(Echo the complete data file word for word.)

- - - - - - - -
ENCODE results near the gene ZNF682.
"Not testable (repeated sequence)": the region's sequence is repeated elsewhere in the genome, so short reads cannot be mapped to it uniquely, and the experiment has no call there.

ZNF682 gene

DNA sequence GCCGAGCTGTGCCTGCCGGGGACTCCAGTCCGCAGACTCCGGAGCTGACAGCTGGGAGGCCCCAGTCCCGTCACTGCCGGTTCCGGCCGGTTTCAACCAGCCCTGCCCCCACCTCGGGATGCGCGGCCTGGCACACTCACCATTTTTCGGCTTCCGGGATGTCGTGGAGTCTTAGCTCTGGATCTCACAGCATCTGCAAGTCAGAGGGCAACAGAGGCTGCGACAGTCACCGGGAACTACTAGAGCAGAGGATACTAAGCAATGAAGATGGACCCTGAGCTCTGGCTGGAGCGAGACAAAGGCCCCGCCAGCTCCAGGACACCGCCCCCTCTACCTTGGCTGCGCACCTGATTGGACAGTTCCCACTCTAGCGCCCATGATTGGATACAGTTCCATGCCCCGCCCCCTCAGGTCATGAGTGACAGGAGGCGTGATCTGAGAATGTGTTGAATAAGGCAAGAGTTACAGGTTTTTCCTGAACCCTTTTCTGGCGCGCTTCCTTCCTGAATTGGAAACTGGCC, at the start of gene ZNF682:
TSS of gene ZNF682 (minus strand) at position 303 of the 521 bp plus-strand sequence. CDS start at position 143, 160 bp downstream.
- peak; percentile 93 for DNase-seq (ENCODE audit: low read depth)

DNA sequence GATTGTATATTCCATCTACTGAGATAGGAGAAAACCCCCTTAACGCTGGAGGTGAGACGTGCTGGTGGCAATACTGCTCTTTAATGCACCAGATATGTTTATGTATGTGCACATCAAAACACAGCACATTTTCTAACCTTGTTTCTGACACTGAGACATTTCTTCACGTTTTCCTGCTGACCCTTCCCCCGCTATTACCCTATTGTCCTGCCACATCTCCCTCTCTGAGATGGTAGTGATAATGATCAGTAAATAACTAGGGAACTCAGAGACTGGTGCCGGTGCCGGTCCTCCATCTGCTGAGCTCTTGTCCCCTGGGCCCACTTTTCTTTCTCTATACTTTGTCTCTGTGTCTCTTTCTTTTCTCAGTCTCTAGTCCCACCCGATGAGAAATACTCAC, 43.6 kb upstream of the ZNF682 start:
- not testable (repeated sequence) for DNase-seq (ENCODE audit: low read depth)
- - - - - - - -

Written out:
ENCODE results near the gene ZNF682.
"Not testable (repeated sequence)": the region's sequence is repeated elsewhere in the genome, so short reads cannot be mapped to it uniquely, and the experiment has no call there.

ZNF682 gene

DNA sequence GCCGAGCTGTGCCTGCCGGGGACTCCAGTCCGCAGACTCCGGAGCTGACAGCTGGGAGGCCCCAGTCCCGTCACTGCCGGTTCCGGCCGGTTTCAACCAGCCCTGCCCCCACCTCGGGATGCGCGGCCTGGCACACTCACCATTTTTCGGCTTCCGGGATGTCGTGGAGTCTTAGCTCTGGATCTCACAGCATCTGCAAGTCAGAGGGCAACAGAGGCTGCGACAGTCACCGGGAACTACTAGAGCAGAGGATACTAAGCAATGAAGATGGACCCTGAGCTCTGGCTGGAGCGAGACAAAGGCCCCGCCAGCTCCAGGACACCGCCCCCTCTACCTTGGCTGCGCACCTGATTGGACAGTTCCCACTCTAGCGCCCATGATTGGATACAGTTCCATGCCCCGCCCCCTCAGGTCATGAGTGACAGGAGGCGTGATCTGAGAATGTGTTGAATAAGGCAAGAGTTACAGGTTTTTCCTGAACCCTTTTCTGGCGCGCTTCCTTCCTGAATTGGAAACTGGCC, at the start of gene ZNF682:
TSS of gene ZNF682 (minus strand) at position 303 of the 521 bp plus-strand sequence. CDS start at position 143, 160 bp downstream.
- peak; percentile 93 for DNase-seq (ENCODE audit: low read depth)

DNA sequence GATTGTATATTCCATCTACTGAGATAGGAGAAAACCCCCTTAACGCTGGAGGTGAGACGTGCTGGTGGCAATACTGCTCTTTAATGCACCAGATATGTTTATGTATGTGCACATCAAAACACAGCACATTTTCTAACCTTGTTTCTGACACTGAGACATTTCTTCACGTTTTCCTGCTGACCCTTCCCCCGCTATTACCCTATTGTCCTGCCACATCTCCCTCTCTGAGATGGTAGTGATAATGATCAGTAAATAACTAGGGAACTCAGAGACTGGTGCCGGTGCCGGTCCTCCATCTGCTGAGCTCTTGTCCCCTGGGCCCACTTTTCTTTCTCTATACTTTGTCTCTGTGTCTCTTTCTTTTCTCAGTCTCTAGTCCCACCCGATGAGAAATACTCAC, 43.6 kb upstream of the ZNF682 start:
- not testable (repeated sequence) for DNase-seq (ENCODE audit: low read depth)